But consumers are still paying more for out-of-pocket expenses, reports say
TUESDAY, Jan. 6 (HealthDay News) -- Due to slower spending on prescription drugs, health-care spending in the United States grew at the lowest rate in a decade in 2007, a new federal report found.
Yet despite the slowdown, most health-care costs continue to rise, with consumers' out-of-pocket expenses having increased 40 percent in the last 10 years, largely due to an aging population and chronic diseases such as high blood pressure and diabetes, a second report found.
Both reports are published in the January-February issue of Health Affairs.
"National health spending declined to 6.1 percent in 2007, the slowest rate of growth since 1998 and 0.6 percent lower than the 6.7 percent growth in 2006," Micah Hartman, a statistician at U.S. Centers for Medicare & Medicaid Services, and lead researcher of the first report, said during a Monday afternoon teleconference.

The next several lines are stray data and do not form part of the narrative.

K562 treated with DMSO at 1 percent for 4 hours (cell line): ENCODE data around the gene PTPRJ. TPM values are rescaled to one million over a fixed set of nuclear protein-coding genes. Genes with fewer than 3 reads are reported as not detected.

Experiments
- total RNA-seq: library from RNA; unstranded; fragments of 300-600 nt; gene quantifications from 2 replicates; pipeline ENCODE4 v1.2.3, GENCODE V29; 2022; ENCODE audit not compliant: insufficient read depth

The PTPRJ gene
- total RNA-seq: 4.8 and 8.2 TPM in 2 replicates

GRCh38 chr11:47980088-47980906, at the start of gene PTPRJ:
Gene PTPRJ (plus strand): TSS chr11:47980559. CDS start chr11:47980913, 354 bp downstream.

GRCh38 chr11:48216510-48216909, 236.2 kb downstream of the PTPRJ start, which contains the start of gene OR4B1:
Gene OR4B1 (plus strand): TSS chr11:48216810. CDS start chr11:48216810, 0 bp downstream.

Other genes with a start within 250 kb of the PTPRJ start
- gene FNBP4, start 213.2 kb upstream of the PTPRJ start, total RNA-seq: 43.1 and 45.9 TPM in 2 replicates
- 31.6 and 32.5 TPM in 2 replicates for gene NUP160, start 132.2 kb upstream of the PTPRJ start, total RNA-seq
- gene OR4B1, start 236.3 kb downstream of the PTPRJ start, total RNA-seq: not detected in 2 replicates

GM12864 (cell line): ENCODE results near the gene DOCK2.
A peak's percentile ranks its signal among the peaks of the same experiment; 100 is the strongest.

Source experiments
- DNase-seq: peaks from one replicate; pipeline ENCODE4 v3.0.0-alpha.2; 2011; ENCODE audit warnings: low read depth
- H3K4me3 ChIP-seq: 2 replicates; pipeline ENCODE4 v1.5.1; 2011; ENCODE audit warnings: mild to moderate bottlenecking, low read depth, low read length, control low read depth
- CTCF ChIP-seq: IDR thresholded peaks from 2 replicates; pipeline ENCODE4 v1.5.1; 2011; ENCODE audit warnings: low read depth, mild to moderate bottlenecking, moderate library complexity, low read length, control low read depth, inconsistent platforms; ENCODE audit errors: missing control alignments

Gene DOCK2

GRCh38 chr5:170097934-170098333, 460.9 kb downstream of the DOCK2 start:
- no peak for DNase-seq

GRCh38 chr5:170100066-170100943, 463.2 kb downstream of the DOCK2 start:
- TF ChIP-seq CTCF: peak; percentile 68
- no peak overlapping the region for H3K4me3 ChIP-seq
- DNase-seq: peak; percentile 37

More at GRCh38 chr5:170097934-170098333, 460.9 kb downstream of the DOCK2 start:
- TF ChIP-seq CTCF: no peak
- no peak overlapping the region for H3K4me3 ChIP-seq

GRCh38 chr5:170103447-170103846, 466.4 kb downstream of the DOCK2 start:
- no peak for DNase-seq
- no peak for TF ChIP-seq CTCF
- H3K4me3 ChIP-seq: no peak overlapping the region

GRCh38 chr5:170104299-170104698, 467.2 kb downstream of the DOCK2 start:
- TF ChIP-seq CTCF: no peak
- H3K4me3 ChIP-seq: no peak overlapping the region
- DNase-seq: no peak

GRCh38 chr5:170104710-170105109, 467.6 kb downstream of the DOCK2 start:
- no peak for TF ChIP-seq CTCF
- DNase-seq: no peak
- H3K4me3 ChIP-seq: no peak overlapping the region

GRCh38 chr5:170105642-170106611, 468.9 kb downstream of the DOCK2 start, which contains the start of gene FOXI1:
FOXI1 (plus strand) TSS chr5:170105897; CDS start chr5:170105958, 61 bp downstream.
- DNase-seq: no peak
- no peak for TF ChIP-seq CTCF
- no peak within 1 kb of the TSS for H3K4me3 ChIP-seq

"In 2007, expenditures reached $2.2 trillion or $7,421 a person," Hartman said. "Spending share of gross domestic product was 16.2 percent, a slight increase from the 16.0 percent in 2006."
The decline in the rate of health-care spending continues a trend started in 2002, Hartman said.
According to the CMS researchers, the rate of slower growth in prescription drug spending was due largely to slower growth in price increases, increased use of generics, and increased consumer concerns about drug safety.
Spending on prescription drugs grew 4.9 percent in 2007, down from 8.6 percent in 2006, contributing to more than half of the decreased spending rate. This is the slowest rate since 1963, according to the report.
Another reason for the slowing of health-care spending was a reduction in administrative costs associated with Medicare, which dropped from 62.5 percent in 2006 to 10.7 percent in 2007, largely because of the one-ti
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